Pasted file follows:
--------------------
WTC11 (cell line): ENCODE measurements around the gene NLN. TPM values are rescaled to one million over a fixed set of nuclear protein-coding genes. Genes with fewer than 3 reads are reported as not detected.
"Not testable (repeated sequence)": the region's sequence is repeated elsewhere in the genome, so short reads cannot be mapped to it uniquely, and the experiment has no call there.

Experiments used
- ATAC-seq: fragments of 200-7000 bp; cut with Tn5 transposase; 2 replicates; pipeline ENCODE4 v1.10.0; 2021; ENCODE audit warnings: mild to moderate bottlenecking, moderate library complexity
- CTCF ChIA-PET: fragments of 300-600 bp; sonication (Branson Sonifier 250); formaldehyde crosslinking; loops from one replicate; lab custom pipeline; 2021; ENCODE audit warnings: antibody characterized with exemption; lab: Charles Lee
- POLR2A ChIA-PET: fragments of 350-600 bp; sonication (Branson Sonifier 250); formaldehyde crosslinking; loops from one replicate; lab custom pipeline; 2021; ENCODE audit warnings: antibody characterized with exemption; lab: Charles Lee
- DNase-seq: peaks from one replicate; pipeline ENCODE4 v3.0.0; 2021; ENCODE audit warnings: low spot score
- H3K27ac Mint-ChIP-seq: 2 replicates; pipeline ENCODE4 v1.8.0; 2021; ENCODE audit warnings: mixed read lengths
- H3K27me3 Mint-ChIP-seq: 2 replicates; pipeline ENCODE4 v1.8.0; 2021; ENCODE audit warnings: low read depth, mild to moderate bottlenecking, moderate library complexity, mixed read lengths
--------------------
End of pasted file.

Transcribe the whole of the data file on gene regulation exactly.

WTC11 (cell line): ENCODE measurements around the gene NLN. TPM values are rescaled to one million over a fixed set of nuclear protein-coding genes. Genes with fewer than 3 reads are reported as not detected.
"Not testable (repeated sequence)": the region's sequence is repeated elsewhere in the genome, so short reads cannot be mapped to it uniquely, and the experiment has no call there.

Experiments used
- ATAC-seq: fragments of 200-7000 bp; cut with Tn5 transposase; 2 replicates; pipeline ENCODE4 v1.10.0; 2021; ENCODE audit warnings: mild to moderate bottlenecking, moderate library complexity
- CTCF ChIA-PET: fragments of 300-600 bp; sonication (Branson Sonifier 250); formaldehyde crosslinking; loops from one replicate; lab custom pipeline; 2021; ENCODE audit warnings: antibody characterized with exemption; lab: Charles Lee
- POLR2A ChIA-PET: fragments of 350-600 bp; sonication (Branson Sonifier 250); formaldehyde crosslinking; loops from one replicate; lab custom pipeline; 2021; ENCODE audit warnings: antibody characterized with exemption; lab: Charles Lee
- DNase-seq: peaks from one replicate; pipeline ENCODE4 v3.0.0; 2021; ENCODE audit warnings: low spot score
- H3K27ac Mint-ChIP-seq: 2 replicates; pipeline ENCODE4 v1.8.0; 2021; ENCODE audit warnings: mixed read lengths
- H3K27me3 Mint-ChIP-seq: 2 replicates; pipeline ENCODE4 v1.8.0; 2021; ENCODE audit warnings: low read depth, mild to moderate bottlenecking, moderate library complexity, mixed read lengths